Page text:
As the deadline for entries for the 2023 UK Bus Awards approaches, it’s timely to reflect on their purpose and importance
Koli Begum of Go-Ahead London won the Top London Bus Driver award at last year’s UK Bus Awards
The entries for the 2023 competition for the UK Bus Awards close on July 28, so firing the starting gun on the process of registering, judging and in many cases mystery shopping the entries in the 27th annual competition. The winners will be announced on November 28 at Troxy, the East London venue that has been home to the awards since 2017.
After the traumatic events of the last three years, it is right for people to wonder whether celebration is appropriate, and whether as an industry we can afford the time and effort to organise such an event. Not surprisingly, as a co-founder of the scheme back in 1996, my answer would be an unequivocal “yes”.
Like now, the mid 1990s were a time of rapid evolution for the bus industry – including aspects that still have powerful echoes today. Then, a decade on from the upheaval of deregulation and privatisation, change was still in the air: ownership was evolving rapidly and there was much talk of new legislation. An exhausted Tory government was facing defeat in an upcoming general election, and there were promises of re-regulation and re-nationalisation led by Labour’s shadow transport secretary.
Operators were increasing investment levels, and we stood at the dawn of the low-floor bus revolution. Led by pioneers such as Trentbarton, interest was growing in the power of route branding, and in the transformation that could be achieved by focusing on improving customer service standards.
Locally, operators and local authorities were recognising the need to work together – so giving birth to Quality Bus Partnerships.
In the mid-1990s, then, the industry was about developing partnerships, future regulatory change and revolutionising the way we delivered the product. Sound familiar?
Back then, all the team helping to launch the awards were agreed: there was a positive story to be told about efforts to improve bus services. That story could help to change perceptions of the industry, but it was not being told.
All these years later, we’re still fighting the same uphill battle to change public perceptions, something that is particularly difficult in the wake of the government’s messaging during Covid and continuing stories about bus cuts and staff shortages. The annual awards scheme can help.
It’s impartially judged and mystery travelled, and can introduce words and concepts not normally associated with buses to the public discussion. Words like quality, winning, excellence and getting gold
It’s impartially judged and mystery travelled, and can introduce words and concepts not normally associated with buses to the public discussion. Words like quality, winning, excellence and getting gold. Being judged to be one of if not the best in the country offers a powerful boost to local brand reputations, to local morale amongst frontline staff and management and ultimately, to perceptions of local buses. I can think of no other way of achieving that so simply and effectively.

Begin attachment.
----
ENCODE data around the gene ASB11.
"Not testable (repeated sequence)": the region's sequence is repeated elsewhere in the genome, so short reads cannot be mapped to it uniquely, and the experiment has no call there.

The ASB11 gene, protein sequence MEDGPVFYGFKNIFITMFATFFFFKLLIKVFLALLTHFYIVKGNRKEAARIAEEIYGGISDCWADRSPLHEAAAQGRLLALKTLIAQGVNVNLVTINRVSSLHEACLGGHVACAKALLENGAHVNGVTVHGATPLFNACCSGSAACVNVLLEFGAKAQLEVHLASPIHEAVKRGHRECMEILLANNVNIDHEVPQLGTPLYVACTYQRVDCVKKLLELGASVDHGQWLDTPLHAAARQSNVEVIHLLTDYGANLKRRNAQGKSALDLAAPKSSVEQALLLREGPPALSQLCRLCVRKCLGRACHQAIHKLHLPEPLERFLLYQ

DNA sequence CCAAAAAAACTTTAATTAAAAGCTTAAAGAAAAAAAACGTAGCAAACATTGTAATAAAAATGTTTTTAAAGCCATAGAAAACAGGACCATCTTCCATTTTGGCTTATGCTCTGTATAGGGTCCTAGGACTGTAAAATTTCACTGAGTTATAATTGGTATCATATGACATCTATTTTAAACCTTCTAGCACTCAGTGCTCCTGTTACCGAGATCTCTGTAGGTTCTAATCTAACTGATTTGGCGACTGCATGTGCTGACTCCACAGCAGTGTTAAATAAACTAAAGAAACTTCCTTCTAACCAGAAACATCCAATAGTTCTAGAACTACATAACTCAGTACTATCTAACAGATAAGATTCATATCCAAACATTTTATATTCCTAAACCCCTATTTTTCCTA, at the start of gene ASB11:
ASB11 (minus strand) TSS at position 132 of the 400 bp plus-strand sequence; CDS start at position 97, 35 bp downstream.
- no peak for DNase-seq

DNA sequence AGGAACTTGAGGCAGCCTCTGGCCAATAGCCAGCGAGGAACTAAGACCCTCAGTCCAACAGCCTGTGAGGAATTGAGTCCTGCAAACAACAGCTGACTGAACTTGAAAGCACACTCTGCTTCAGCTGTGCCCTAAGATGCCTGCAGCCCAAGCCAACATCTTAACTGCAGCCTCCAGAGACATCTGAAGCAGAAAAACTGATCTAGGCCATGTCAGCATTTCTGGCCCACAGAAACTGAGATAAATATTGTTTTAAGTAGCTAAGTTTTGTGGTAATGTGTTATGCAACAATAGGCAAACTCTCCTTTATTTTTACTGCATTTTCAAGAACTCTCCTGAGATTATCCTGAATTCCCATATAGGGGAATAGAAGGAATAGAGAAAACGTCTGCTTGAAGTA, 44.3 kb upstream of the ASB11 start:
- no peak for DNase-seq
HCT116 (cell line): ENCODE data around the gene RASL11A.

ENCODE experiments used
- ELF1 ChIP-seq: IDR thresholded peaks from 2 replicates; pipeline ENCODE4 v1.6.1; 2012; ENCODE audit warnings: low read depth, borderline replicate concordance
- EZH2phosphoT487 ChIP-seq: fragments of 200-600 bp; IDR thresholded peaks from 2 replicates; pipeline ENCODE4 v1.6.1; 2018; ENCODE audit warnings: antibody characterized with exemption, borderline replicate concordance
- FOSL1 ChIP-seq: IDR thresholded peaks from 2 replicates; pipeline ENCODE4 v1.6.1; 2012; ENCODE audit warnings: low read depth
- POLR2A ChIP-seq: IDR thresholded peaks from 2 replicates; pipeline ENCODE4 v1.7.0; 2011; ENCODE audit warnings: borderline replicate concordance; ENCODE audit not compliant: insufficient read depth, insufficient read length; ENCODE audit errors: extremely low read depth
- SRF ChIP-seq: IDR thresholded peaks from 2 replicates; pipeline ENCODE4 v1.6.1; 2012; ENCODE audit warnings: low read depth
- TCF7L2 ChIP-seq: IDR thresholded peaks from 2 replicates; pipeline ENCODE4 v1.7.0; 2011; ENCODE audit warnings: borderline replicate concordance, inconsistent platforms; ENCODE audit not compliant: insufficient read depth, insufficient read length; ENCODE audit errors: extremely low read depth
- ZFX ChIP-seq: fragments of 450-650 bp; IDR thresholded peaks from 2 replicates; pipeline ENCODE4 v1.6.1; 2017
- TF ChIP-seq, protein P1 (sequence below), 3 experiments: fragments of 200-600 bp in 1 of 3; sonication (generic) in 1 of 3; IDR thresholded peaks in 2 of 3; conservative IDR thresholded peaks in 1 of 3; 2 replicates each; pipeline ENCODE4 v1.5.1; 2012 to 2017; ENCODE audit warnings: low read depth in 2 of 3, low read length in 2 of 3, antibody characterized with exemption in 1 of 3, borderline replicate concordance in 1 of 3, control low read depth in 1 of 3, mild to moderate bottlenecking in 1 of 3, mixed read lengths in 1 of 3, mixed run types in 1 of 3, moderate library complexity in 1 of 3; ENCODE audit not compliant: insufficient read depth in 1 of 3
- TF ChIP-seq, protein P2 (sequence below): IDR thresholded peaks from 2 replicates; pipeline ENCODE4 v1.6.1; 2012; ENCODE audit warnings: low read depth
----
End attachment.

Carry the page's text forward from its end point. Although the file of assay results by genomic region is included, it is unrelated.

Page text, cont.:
So the UK Bus Awards (known as the Bus Industry Awards until 2004) were born. In 1996, six awards were presented before an audience of 200 in the City of London – growing and evolving over the years since. In 2022, we presented over 20 awards before an audience of over 600.
The award scheme was set up as an industry-wide initiative with three objectives – which we’ve stuck to ever since:
to provide an opportunity for positive coverage of bus transport in the media (to recognise);
to incentivise bus companies, local authorities and industry suppliers to adopt best practice (to reward);
and to provide a forum in which best practice would receive wider coverage within the industry (to inspire).
In that first year, we also laid down several key principles, which remain vital today:
independent ownership by a not-for-profit organisation;
robust and independent judging by experts in their field;
mystery shopping visits where appropriate to check service delivery on the ground;
wide and continuous consultation with industry stakeholders to ensure continued development and relevance;
and extensive PR activities to support and promote the award winners.
In 2023, the industry has an enormous agenda ahead of it – continued recovery from Covid, the transition to Zero Emission Buses, and – perhaps biggest of all – helping to meet the modal shift targets set by the Carbon Budgets to deliver Net Zero.
It’s not going to be easy – but then it never has been. And at the heart of it, the old challenges about changing public perception of buses remain. We believe that our inclusive business model and our proven track record of promoting victory, excellence and gold medal performance means that UK Bus Awards is still uniquely well placed to make a contribution to the battles that lie ahead.
In short, for all sorts of reasons, ‘Flying the Flag of Excellence in the UK Bus Industry’ is as important today as it ever has been.
ABOUT THE AUTHOR: Chris Cheek has worked in the public transport industry for over 44 years, the last 19 as an analyst and consultant. He is Managing Director of Passenger Transport Intelligence Services, (formerly TAS Publications & Events)
This story appears inside the latest issue of Passenger Transport.
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